Next time you pay a visit to Matey Road, ask us and we'll pull out a birdie and introduce you to hacking, Chinese style.

~Steve

The Egg

China's national performing arts center is quite the architectural masterpiece or monstrosity, depending on your point of view. Sad to say, we never did make it to a show at the Egg. But, as I like to say, xia ci ba! (Next time!)

~Steve

Liqun Roast Duck

As she will be the first to tell you, Desi was insistent that we not leave Beijing without one more pilgrimage for Peking Duck. This time, our search took us to Liqun Roast Duck, a little place located down in an old hutong. Just follow the ducks painted on the brick walls. You know you've arrived when you see the real ducks hanging in a brick oven.

As you can see (or not see, actually), the duck was excellent. Now, where can we get good Peking Duck in Washington or New York?

~Steve

Blue Line Marathon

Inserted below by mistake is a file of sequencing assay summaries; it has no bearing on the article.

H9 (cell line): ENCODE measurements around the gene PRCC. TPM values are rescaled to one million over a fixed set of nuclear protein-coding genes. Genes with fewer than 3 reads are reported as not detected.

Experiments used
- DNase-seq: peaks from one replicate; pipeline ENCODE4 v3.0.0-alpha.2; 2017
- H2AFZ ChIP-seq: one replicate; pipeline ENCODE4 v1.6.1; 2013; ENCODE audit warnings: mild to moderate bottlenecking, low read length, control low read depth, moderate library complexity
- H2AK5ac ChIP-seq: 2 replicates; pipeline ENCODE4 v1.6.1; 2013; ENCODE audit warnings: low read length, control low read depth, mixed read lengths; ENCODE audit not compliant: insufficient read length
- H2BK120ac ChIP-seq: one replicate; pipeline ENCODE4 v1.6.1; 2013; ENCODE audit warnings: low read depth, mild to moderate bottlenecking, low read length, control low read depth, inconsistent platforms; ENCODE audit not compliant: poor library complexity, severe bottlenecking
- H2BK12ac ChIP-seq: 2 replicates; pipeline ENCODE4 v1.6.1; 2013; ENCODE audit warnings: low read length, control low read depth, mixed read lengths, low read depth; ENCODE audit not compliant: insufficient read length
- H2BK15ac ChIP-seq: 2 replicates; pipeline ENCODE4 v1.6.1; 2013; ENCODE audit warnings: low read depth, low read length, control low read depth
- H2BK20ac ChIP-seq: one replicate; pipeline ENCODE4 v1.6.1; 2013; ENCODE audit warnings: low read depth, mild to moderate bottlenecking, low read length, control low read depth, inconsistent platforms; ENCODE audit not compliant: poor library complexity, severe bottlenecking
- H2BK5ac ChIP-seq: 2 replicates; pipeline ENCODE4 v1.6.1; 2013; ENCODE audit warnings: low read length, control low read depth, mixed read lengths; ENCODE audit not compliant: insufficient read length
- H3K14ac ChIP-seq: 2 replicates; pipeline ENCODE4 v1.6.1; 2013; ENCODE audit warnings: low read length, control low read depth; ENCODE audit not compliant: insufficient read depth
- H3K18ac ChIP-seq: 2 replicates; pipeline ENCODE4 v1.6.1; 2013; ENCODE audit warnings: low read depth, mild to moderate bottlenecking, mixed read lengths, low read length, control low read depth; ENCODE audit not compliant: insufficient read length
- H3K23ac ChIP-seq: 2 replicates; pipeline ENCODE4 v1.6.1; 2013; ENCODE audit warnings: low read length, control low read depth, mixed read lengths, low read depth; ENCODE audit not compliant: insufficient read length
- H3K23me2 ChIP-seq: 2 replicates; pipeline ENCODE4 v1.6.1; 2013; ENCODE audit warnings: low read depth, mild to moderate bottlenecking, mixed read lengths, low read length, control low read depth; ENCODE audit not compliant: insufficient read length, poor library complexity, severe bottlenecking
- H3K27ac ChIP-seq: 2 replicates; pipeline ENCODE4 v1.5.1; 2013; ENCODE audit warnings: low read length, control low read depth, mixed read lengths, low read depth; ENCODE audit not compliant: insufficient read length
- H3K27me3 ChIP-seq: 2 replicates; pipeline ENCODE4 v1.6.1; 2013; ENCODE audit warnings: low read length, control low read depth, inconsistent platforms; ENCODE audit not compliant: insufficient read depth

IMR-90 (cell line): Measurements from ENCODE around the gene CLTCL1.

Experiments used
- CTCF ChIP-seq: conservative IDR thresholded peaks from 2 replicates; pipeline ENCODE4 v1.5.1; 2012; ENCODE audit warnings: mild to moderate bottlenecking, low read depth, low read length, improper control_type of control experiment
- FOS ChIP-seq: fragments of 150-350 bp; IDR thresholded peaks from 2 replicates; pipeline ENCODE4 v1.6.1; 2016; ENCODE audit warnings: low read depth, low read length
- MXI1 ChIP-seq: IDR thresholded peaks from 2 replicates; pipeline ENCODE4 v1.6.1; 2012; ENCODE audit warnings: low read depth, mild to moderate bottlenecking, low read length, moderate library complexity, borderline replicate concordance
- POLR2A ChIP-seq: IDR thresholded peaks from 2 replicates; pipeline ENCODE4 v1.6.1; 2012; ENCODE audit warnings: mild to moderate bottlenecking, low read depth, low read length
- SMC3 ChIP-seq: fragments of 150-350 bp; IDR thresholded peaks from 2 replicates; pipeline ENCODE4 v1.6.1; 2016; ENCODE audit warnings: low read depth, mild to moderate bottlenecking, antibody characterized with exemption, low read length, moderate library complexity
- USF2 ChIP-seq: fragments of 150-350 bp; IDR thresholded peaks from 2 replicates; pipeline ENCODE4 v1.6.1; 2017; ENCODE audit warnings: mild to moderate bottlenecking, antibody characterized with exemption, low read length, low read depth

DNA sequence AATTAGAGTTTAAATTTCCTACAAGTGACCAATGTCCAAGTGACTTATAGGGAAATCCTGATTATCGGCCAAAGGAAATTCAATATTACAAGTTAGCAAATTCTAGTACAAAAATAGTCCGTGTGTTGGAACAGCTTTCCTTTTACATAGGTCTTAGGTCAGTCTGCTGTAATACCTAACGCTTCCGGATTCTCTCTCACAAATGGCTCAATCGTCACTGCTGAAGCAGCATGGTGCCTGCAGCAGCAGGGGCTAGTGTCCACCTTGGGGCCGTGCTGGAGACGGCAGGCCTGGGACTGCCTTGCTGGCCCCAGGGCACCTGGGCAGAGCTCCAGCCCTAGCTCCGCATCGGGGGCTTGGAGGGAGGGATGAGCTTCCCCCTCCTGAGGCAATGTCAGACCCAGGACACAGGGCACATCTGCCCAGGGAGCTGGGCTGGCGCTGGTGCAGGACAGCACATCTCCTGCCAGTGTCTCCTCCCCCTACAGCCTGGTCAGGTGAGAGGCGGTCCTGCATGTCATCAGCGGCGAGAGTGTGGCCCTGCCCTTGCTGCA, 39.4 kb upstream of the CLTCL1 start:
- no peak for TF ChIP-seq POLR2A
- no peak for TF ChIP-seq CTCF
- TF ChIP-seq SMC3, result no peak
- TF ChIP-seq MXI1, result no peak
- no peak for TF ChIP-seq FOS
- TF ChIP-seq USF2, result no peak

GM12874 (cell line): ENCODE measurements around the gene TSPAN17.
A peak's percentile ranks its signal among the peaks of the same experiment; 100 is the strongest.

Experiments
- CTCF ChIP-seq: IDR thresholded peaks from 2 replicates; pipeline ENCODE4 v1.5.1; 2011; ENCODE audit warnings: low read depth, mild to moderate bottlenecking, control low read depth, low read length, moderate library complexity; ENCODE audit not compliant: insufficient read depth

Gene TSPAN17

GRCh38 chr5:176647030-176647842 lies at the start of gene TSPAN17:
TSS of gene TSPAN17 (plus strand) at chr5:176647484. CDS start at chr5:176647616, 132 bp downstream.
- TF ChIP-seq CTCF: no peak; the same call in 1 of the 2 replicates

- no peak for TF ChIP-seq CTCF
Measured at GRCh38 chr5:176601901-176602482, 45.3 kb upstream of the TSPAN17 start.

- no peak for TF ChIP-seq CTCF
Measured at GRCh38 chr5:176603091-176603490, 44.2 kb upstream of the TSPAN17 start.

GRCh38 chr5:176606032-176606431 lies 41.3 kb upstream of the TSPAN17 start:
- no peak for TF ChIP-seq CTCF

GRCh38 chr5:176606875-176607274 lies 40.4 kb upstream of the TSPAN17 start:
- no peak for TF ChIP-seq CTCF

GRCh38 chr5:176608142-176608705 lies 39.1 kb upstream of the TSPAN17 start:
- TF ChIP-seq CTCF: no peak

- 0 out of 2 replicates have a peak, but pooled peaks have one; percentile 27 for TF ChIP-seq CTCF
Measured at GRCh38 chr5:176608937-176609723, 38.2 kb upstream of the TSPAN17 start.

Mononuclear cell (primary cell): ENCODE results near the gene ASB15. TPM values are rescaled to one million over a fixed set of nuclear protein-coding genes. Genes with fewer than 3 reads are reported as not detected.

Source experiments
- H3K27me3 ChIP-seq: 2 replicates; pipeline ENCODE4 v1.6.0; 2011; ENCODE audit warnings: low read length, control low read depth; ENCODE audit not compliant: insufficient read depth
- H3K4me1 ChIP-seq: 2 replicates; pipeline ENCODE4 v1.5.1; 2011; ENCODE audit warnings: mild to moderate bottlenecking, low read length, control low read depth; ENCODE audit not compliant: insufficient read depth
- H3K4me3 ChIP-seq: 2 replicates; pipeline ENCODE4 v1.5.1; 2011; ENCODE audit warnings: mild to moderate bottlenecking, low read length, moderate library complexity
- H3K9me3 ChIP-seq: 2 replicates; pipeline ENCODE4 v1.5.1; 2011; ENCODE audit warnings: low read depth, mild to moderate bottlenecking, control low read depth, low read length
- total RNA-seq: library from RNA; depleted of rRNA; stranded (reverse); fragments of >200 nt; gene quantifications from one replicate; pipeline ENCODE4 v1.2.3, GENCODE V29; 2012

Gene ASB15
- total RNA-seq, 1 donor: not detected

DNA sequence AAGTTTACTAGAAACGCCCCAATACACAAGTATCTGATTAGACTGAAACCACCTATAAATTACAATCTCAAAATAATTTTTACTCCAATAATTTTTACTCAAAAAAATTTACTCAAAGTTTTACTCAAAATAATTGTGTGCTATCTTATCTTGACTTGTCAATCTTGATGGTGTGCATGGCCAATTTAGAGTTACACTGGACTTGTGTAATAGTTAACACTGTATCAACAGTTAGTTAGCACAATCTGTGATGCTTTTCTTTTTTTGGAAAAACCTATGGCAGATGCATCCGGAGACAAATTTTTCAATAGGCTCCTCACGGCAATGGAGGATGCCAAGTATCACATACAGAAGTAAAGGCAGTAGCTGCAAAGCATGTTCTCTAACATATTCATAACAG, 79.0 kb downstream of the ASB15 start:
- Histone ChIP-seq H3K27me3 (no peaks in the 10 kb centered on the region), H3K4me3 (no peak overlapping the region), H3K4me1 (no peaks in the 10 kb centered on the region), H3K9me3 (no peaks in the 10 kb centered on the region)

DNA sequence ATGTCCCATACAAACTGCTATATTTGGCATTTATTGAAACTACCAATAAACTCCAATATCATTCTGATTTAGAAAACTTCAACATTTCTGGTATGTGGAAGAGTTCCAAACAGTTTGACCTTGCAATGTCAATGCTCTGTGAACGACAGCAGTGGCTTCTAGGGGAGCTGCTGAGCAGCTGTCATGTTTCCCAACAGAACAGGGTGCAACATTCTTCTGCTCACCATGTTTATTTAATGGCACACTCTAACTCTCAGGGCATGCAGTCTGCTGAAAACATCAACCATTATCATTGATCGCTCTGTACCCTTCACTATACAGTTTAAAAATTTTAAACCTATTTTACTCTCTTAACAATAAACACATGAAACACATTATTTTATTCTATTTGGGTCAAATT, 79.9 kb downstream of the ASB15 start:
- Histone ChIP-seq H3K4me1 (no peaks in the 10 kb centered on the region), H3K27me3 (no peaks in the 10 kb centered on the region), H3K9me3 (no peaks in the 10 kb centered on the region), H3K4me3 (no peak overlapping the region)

Question: What is that blue line you see at tourist spots around Beijing, as well as when you walk across some of the city's wide avenues?

Answer: A year later, this blue line is a remnant of the 2008 Beijing Olympic Games. The line denotes the path that the marathon followed, from way down south at the Temple of Heaven, up to Beida, where it crosses right in front of my office (recall that I had a bird's eye view of the Paralympic marathon), and finally ending at the Bird's Nest.

We've enjoyed tracking the marathon's path in our journeys around the city. We'd show you all of the pictures, but they are essentially identical to the one you are looking at...Me standing on the blue line...What's in the background is all that varies...

~Steve

How About This Little Empress?

We had a good time just sitting there, looking on...

~Steve

The Five Senses Of China

Part V: Taste

One of the preconceived notions that I had about living in China gets blown out of the wok every day that I live here. You see, before leaving the US, I wondered how I could possibly eat Chinese food every day for a year. After spending my life in a country where Monday's selection is Italian, Tuesday's is Mexican, Indian on Wednesday, etc., I wondered how the people of China could eat the same kind of food day after day.